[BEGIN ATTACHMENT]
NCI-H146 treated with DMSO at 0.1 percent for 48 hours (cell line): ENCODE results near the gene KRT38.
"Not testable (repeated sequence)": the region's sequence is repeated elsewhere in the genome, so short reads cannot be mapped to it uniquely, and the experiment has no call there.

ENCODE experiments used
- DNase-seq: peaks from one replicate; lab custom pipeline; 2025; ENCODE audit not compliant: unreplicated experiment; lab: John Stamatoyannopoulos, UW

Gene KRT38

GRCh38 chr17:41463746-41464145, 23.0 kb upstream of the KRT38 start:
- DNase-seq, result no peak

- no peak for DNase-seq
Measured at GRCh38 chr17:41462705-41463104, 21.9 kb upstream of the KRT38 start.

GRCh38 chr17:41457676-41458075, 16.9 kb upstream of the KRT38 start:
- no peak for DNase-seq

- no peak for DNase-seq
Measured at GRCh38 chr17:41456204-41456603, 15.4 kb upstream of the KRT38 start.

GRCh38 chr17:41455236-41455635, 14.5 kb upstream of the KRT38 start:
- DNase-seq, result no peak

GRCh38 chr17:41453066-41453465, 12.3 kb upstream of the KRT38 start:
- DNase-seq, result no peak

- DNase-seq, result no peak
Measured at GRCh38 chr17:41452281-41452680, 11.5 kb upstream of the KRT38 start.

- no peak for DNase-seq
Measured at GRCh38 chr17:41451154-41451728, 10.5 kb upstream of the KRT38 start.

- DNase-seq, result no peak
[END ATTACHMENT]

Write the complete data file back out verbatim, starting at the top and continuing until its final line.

NCI-H146 treated with DMSO at 0.1 percent for 48 hours (cell line): ENCODE results near the gene KRT38.
"Not testable (repeated sequence)": the region's sequence is repeated elsewhere in the genome, so short reads cannot be mapped to it uniquely, and the experiment has no call there.

ENCODE experiments used
- DNase-seq: peaks from one replicate; lab custom pipeline; 2025; ENCODE audit not compliant: unreplicated experiment; lab: John Stamatoyannopoulos, UW

Gene KRT38

GRCh38 chr17:41463746-41464145, 23.0 kb upstream of the KRT38 start:
- DNase-seq, result no peak

- no peak for DNase-seq
Measured at GRCh38 chr17:41462705-41463104, 21.9 kb upstream of the KRT38 start.

GRCh38 chr17:41457676-41458075, 16.9 kb upstream of the KRT38 start:
- no peak for DNase-seq

- no peak for DNase-seq
Measured at GRCh38 chr17:41456204-41456603, 15.4 kb upstream of the KRT38 start.

GRCh38 chr17:41455236-41455635, 14.5 kb upstream of the KRT38 start:
- DNase-seq, result no peak

GRCh38 chr17:41453066-41453465, 12.3 kb upstream of the KRT38 start:
- DNase-seq, result no peak

- DNase-seq, result no peak
Measured at GRCh38 chr17:41452281-41452680, 11.5 kb upstream of the KRT38 start.

- no peak for DNase-seq
Measured at GRCh38 chr17:41451154-41451728, 10.5 kb upstream of the KRT38 start.

- DNase-seq, result no peak